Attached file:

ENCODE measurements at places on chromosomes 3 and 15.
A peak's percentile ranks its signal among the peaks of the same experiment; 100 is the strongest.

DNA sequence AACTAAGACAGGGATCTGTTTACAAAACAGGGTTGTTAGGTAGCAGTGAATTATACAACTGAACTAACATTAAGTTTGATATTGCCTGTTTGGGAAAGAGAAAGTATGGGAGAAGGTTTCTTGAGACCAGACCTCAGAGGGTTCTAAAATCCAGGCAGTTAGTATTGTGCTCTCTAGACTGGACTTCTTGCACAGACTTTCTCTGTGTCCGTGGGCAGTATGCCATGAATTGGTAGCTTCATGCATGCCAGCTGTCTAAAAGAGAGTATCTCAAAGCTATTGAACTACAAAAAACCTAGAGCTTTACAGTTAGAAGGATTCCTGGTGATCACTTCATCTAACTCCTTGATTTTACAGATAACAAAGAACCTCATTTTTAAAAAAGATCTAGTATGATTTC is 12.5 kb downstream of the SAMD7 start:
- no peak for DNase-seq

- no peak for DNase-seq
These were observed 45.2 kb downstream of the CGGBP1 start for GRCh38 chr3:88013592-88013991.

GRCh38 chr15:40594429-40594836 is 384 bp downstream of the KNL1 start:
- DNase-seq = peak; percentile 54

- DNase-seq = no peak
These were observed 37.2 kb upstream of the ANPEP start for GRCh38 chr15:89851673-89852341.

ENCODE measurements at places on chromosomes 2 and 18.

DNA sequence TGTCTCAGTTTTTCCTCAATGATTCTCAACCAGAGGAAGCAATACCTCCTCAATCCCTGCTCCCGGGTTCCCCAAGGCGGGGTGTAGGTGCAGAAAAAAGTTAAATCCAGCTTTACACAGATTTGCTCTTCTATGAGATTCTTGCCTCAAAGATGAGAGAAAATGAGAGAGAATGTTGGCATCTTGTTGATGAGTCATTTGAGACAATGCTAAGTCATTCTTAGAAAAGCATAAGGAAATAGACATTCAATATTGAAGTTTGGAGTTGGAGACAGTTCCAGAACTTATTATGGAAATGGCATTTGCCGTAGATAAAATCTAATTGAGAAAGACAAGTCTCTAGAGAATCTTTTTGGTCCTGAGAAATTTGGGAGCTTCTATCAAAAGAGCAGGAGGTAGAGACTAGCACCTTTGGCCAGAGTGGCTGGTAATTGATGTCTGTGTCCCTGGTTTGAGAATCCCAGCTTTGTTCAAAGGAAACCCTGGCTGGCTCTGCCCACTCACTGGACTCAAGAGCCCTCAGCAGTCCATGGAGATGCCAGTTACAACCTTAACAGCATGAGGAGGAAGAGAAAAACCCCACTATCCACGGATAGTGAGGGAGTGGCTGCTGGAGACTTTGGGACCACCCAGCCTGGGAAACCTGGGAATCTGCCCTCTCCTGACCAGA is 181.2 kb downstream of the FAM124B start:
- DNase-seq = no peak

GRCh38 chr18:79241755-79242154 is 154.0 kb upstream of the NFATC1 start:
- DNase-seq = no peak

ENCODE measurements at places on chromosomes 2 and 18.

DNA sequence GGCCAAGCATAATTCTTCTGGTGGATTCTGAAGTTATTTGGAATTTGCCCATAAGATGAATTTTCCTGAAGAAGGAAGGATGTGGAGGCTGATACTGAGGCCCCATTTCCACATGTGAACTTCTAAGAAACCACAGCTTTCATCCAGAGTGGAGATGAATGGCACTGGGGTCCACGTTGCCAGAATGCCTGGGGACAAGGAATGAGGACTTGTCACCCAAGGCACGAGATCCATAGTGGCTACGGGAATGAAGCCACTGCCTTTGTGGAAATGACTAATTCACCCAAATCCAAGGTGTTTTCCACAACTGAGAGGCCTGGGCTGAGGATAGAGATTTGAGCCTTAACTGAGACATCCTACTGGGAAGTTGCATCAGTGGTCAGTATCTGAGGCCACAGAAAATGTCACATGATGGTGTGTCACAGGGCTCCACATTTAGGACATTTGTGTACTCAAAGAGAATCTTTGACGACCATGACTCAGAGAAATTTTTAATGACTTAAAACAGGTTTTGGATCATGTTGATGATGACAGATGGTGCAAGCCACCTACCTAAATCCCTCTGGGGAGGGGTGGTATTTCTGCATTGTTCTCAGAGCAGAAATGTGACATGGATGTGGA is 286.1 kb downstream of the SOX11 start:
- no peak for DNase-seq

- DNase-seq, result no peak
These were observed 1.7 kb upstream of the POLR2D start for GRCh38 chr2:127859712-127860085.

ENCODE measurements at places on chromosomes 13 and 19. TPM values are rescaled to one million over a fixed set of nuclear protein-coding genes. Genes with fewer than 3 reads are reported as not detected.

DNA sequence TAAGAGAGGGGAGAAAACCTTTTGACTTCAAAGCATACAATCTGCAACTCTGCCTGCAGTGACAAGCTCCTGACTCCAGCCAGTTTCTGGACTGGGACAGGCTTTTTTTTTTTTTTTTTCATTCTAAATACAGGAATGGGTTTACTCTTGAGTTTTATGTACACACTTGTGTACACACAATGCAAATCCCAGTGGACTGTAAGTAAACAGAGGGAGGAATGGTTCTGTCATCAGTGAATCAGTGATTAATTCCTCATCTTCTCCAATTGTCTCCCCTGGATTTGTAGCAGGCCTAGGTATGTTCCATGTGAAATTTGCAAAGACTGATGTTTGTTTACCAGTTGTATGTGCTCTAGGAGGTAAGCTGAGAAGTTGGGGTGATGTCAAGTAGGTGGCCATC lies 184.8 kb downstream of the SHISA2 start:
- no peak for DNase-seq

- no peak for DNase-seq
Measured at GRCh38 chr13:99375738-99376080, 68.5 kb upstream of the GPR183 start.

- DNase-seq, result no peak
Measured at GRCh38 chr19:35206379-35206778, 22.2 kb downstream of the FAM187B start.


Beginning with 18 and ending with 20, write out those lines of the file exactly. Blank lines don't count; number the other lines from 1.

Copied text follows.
- no peak for DNase-seq

- DNase-seq, result no peak
These were observed 1.7 kb upstream of the POLR2D start for GRCh38 chr2:127859712-127860085.